A Gold Glove-caliber outfield capable of hitting for average, outfielder Albert Almora was never a sure bet in the Chicago Cubs lineup on a daily basis.
Albert Almora, the third-year center fielder, began the season in the starting lineup, showing all the qualities that made him the sixth overall pick in the 2012 MLB Draft. Almora opened the 2018 campaign leading off and showcasing incredible range and feel in the Chicago Cubs outfield.
But as the season progressed, his numbers trended in the wrong direction. A subpar second half with limited opportunities largely accounted for his overall .286/.323/.378 line – a marked decrease from his 2017 slash line of .298/.338/.445.
Ultimately, Almora did not fit the mold of an everyday player for manager Joe Maddon, who preferred to platoon him against left-handed pitching.
The next cornerstone…?
Almora started hot out of the gates. He hit .304 in April and .338 in May before tearing through June, posting a .363/.375/.495 slash while hitting a pair of homers and driving in 13 runs.
While Almora hit .333 in the leadoff spot for the season, the brunt of it was done in the early months as the 24-year-old seemed to give the Cubs a consistent presence at the top of the order.
He had flashed the signs of his defensive potential since his phenomenal robbing of Buster Posey in the 2016 NLDS, but the glovework was on full display in 2018. Almora perused the center field grounds like a hawk, covering the alleys and making spectacular catches seemingly left and right:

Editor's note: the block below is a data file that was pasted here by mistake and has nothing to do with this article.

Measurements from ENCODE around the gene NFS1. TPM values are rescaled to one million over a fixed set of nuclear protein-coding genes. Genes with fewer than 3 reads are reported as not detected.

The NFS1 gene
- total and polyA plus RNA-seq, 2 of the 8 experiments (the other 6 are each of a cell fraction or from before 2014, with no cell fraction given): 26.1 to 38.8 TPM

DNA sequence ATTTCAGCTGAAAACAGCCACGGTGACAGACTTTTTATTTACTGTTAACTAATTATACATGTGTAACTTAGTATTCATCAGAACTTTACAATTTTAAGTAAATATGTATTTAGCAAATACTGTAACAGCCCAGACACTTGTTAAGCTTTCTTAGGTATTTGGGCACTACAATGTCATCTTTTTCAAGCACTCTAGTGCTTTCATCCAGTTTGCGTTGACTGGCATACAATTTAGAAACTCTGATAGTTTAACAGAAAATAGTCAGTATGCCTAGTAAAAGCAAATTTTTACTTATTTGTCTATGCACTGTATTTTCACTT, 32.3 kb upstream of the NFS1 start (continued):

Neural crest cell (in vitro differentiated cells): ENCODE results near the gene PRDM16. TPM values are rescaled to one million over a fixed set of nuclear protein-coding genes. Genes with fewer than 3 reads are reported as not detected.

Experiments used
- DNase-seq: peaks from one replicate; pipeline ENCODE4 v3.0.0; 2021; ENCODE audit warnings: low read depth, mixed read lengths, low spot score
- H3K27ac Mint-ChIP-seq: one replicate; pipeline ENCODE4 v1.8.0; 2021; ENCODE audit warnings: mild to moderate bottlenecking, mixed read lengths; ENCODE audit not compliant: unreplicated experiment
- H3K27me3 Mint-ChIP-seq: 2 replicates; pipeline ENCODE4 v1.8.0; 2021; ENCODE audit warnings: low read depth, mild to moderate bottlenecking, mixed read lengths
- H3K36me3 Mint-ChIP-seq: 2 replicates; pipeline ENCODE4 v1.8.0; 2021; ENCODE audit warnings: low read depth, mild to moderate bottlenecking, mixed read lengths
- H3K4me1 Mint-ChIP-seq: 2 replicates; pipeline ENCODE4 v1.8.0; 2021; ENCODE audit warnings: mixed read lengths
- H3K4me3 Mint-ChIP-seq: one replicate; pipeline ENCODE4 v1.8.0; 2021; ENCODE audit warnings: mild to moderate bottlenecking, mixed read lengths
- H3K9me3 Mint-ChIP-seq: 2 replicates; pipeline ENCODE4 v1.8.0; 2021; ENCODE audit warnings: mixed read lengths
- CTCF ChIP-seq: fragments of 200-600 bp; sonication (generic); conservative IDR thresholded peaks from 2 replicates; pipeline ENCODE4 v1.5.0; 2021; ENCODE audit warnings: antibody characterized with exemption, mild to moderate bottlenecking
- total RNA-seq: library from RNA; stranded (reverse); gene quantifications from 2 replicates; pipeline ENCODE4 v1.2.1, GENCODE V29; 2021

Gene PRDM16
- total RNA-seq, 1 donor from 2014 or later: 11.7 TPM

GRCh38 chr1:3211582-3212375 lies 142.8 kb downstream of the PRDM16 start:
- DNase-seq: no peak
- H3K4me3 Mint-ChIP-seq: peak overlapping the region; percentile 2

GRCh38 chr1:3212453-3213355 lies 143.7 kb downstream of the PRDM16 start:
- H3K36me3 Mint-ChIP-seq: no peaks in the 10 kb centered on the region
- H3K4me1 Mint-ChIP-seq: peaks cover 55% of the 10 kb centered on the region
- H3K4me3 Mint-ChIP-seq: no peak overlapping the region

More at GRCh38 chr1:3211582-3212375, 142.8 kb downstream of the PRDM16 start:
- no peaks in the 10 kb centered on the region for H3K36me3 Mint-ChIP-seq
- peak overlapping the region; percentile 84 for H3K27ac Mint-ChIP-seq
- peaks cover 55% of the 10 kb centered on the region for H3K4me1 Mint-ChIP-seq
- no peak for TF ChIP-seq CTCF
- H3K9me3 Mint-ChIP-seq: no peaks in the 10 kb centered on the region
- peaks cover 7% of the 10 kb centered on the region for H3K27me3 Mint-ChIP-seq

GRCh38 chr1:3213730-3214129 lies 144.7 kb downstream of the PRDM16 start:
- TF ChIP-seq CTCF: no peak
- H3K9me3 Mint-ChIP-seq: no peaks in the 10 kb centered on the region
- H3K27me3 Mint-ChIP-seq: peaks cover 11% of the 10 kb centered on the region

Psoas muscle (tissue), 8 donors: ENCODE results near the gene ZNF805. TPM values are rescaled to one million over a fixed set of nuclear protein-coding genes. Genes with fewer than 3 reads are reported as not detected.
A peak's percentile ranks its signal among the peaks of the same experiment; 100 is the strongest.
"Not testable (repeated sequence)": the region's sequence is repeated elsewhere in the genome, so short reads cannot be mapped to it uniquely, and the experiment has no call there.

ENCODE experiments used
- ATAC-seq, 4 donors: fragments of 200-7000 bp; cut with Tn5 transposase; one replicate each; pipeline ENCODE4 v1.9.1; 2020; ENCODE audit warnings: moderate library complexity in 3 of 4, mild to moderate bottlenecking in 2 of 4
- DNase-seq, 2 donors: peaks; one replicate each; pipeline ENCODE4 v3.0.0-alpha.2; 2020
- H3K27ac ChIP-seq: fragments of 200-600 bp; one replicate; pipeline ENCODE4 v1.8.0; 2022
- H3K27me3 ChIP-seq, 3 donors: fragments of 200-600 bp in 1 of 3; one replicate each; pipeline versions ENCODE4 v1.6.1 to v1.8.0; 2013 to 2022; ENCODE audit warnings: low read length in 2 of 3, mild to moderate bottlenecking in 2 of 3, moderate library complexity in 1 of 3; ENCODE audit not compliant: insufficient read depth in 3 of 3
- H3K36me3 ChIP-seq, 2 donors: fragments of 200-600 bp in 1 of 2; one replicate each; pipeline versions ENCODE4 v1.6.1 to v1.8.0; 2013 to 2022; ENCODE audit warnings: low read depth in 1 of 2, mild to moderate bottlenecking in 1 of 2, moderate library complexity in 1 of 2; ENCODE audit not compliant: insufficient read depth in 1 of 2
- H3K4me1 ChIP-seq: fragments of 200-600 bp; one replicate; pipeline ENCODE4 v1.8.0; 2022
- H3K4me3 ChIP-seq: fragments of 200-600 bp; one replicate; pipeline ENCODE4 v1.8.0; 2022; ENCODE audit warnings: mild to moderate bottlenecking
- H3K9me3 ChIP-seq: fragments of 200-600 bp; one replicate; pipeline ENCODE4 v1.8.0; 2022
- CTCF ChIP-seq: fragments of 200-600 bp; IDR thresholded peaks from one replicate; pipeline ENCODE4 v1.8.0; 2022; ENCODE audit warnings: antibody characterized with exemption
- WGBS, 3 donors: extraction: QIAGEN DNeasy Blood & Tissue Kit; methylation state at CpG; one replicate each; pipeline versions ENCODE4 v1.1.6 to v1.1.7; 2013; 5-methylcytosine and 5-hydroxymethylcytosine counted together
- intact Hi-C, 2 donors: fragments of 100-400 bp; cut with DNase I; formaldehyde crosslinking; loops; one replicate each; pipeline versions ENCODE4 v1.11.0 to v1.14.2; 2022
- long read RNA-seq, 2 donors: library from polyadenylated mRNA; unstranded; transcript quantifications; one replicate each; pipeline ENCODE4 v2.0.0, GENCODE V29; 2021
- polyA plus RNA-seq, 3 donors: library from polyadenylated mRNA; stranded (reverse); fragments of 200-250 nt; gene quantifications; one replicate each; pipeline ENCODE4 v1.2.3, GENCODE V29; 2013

Almora continued to flash the leather all season long, posting nine defensive runs saved according to FanGraphs and a 1.1 dWAR according to Baseball-Reference. But for all of his defensive excellence, a poorly-timed slump saw Almora’s season take a drastic turn.
… not so fast
By the All-Star Break, Almora seemed poised to have his best season yet as a big leaguer. But in July, things took a drastic turn.
Almora hit just .222 in the month, his worst split of the entire season. And by mid-August, he was no longer an everyday center fielder as the combination of a red-hot Ben Zobrist along with a demand for more power and production led Maddon to lean on Kyle Schwarber and Ian Happ.
Despite continuing to hit left-handed pitching and the occasional moment of glory – such as a walk-off single against the Pittsburgh Pirates that clinched a playoff spot for the Cubs – Almora posted his lowest number of plate appearances in August and September and was often reduced to the role of spectator.
Almora posted a meager .232/.267/.280 slash after the Midsummer Classic and hit just one home run, stumbling to the finish line to end a frustrating season.
It was quite the roller-coaster campaign for Almora. At one point he looked like the player who could be a fixture as the center fielder for the Cubs for years to come. Many fans still feel that Maddon gave up on Almora too quickly and that his struggles came in part due to the skipper’s insistence on platooning the outfielders.
Regardless, it is very apparent that Almora’s future in Chicago is unclear. The Cubs could show good faith by giving consistent playing time to the player they drafted and nurtured, or they could move him in a piece to acquire left-handed relief pitching or as part of some other package.
Much like Almora’s 2018 season, the situation appears to be in flux.